• That said, it really is just a cop show overlaid with an imaginary world.

          That’s exactly right, and the book is a standard, by-the-numbers, noir detective story set in a futuristic world – which is why it was good. In the next two books, Morgan tries to write stories he’s dreamed up all on his own and they’re shite.

    • I started watching it. The concept is clever. The main character is not very compelling as an actor, but he’s not overtly gay, which about as much as you get these days.

      • Yes, I’m not especially taken with the main actor either, but he’s not terrible. The concept is very good, and provides the strength of the whole trilogy.

      • The kick ass midget cop and the omnipotent black ‘queen’ make it a disaster and that’s before the woman sleeved as a man…how topical.

      • I made it through and it was ho-hum. The amount of nudity, language, and sex was offputting. Yes, people are naked when they shower. I don’t need to see it all just like I don’t need to see people use the toilet.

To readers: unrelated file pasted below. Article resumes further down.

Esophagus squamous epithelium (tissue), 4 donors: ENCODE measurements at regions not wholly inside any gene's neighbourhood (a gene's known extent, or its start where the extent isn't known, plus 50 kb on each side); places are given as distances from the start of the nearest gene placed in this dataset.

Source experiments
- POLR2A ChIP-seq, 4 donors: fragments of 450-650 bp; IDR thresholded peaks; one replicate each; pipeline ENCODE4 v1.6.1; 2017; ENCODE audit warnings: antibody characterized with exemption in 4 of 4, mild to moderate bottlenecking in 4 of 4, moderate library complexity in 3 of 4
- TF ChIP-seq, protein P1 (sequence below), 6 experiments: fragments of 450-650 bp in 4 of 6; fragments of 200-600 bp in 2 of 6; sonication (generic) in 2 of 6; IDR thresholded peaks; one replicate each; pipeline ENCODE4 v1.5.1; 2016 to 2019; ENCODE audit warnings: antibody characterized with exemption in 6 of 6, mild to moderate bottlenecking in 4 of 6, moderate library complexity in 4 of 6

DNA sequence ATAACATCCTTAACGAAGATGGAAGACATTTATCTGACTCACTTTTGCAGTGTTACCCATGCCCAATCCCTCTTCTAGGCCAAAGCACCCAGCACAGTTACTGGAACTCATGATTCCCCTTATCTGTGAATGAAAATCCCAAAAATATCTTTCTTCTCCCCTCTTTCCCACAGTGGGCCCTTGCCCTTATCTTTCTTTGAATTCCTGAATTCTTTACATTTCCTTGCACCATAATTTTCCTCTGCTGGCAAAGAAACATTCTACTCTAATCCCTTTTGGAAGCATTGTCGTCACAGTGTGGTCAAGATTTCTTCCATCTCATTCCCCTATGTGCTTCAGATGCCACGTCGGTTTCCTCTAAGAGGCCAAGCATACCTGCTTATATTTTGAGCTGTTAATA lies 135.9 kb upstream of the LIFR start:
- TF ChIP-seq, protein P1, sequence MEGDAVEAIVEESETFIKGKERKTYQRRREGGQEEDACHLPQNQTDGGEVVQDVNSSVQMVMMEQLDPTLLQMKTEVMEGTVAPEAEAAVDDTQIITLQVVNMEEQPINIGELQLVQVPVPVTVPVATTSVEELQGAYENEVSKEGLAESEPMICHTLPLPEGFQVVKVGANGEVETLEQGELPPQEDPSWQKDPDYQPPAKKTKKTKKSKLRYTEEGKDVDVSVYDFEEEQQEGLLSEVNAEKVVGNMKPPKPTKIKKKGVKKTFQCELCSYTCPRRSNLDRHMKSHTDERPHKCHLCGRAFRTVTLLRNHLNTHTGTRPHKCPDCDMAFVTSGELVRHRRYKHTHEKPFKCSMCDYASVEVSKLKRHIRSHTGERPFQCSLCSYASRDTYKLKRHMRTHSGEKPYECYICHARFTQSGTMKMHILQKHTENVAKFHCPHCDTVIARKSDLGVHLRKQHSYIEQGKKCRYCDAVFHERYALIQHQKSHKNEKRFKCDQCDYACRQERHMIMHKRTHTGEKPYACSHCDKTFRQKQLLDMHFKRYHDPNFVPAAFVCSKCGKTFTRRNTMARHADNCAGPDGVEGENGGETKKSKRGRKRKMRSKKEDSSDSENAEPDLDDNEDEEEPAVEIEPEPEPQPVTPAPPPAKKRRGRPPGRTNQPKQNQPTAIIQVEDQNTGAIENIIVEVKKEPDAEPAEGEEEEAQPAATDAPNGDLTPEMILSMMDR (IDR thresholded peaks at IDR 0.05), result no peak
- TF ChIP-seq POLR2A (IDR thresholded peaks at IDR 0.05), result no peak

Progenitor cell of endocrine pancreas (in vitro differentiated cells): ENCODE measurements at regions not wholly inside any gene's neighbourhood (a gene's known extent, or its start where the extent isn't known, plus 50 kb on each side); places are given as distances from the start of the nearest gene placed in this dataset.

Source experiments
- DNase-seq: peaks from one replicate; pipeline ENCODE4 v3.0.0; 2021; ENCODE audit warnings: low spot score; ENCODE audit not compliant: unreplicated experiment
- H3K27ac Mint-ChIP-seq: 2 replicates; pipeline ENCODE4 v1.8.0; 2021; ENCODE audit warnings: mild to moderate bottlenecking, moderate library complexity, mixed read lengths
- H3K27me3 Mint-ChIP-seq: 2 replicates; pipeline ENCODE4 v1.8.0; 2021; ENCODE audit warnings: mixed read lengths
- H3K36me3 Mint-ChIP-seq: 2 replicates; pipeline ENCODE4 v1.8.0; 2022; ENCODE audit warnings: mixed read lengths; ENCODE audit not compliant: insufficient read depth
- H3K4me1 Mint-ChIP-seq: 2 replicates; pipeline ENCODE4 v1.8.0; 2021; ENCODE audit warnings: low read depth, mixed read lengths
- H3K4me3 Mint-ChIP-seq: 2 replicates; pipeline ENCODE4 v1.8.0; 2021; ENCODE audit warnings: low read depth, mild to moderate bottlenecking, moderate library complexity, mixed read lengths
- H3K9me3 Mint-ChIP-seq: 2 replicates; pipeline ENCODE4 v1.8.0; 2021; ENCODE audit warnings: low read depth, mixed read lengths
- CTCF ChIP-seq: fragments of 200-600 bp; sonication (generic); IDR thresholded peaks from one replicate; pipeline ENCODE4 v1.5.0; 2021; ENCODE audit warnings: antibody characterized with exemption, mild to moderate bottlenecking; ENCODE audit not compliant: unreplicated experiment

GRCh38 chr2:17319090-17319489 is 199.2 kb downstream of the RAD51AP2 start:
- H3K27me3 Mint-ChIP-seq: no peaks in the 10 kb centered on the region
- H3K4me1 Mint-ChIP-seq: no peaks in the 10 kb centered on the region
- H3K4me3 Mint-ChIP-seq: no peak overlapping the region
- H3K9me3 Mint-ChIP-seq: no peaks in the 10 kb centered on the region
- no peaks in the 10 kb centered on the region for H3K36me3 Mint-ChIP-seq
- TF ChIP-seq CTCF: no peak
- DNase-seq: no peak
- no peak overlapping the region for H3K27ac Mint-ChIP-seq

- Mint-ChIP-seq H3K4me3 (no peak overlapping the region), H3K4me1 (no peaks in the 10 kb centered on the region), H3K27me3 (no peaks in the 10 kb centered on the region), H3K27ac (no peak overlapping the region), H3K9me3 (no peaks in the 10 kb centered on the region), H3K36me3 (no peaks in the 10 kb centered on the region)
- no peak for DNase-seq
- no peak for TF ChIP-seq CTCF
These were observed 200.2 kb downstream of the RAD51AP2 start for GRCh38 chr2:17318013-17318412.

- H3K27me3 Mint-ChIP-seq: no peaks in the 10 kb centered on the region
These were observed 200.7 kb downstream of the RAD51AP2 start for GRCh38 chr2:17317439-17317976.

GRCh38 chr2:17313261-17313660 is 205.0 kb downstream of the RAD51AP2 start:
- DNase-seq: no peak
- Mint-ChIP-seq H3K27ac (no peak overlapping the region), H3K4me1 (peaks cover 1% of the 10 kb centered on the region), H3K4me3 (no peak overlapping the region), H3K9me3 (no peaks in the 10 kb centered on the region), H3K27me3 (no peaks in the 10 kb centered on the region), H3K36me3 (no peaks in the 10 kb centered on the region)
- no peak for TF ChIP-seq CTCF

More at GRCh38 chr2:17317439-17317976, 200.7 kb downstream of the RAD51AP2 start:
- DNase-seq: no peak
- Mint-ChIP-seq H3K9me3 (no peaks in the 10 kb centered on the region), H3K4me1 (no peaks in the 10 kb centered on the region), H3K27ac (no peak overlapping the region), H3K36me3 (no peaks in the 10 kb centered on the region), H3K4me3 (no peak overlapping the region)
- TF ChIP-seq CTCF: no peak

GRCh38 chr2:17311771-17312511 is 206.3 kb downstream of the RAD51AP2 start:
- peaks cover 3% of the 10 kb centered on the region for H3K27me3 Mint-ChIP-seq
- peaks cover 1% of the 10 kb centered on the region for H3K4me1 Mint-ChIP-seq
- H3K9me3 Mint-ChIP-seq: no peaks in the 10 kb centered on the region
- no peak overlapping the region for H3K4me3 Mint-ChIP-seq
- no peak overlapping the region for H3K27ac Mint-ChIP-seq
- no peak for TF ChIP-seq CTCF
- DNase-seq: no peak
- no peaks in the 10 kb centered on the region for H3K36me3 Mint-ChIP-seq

The concept is interesting. However, I was never quite sure about where, except for the clones, they got all of the spare bodies.

        I found the lady cop to be almost completely unlikable. About the only likable character is the Poe AI.

        I will say that the ending at least ties together nicely.

        **** SPOILERS ****

        The whole main character still loved by the cop chick is really stupid. Did she just love him for his body because that’s all he is. His personality is someone else’s.

        The ending, while it ties together, is a deus ex machina. There is no reason the one girl could suddenly invade the system of the sky platform. Also, the platform can be crashed by pulling three levers? And it hovers over a city?